Facebook is to make major changes to its privacy settings after the recent furore among users, and has said it will be a long time before any further changes are considered.In a press conference at company headquarters Facebook chief executive Mark Zuckerberg said that the company was doing one last privacy settings change. Users of the advertising-led Facebook Platform will be able to opt out simply, third party applications will see reduced access to user information and a full guide would be published on the site.“Since December maybe we should have gone slower, made our communications better,” he said.“Privacy is the most sensitive thing for many users. In my opinion, if we'd dragged it out over a period of two years things would have been worse.”“But this is the end of the overhaul we're doing. One of big takeaways we've got from this is don't mess with privacy stuff for a long time.”The new controls will be posted on a toolbar at the top of the Facebook home page within a month, one of the few times such an alert has been carried out. The basic Friends, Friends of Friends and Everyone categories will remain and the current settings will be available under an 'Advanced' tab.However, the company has committed to making the privacy settings current, universal and retroactive, so that all previous privacy settings can be controlled.From a business standpoint the most controversial move will be the single button sign-out from the Platform advertising platform. However, taking this step would block users from the vast majority of applications and may not be widely adopted.“Facebook still wants to support Platform and while balancing with users, it's walking a fine line,” Andrew Walls, Gartner research director told V3. co.uk.“The major item for advertisers is the ability to turn off Platform. Users can opt out, but as soon as you do you can't run Farmville and other applications. Turning off the application platform tuns Facebook into a retrograde mode, pushing it back a few years.”Zuckerberg said that the previous changes weren't motivated by the needs of the advertising industry.“The big misconception is that these changes were for the advertising industry,” he said.“Everyone who knows me knows that's crazy.”He continued that while Facebook listened to users the recent protests had not hi the compnay's bottom line.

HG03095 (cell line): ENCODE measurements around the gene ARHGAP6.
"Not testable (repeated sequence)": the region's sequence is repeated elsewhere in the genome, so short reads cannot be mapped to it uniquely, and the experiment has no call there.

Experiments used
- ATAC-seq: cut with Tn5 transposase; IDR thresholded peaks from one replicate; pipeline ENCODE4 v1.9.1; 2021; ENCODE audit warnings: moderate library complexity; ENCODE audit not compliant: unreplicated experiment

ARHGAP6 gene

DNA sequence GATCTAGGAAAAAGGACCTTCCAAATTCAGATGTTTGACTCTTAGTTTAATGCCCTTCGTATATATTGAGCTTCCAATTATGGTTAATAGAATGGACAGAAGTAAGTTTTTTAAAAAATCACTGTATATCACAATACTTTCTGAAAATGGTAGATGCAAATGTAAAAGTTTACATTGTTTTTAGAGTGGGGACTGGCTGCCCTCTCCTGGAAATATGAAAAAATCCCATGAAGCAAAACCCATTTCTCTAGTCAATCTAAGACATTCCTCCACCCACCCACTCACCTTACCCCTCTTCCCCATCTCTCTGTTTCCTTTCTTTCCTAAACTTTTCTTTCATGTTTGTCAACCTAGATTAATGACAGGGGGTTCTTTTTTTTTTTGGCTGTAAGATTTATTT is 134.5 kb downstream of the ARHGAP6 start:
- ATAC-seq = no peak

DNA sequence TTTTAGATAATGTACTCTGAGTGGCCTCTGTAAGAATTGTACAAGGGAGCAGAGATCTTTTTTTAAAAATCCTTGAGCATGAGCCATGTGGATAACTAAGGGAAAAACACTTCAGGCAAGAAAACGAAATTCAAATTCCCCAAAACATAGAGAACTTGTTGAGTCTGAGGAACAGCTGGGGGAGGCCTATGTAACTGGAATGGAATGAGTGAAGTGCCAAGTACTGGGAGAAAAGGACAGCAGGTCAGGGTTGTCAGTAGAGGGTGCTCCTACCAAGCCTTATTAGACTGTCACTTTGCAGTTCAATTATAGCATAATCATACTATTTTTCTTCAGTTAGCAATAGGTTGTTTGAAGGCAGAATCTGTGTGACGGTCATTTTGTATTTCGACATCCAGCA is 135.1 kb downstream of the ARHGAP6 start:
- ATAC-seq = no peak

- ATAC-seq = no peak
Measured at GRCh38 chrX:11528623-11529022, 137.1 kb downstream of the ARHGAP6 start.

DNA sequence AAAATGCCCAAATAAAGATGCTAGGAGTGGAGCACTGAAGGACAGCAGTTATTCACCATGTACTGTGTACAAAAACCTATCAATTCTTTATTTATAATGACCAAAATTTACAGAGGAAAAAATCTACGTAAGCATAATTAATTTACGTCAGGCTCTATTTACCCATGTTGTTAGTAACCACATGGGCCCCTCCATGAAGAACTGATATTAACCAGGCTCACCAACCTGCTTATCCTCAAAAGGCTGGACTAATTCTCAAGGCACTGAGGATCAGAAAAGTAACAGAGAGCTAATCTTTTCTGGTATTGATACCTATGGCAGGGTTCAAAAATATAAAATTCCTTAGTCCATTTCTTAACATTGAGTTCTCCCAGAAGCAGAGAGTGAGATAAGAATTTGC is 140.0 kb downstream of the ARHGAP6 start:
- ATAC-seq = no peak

Issue: 315 | May 2013
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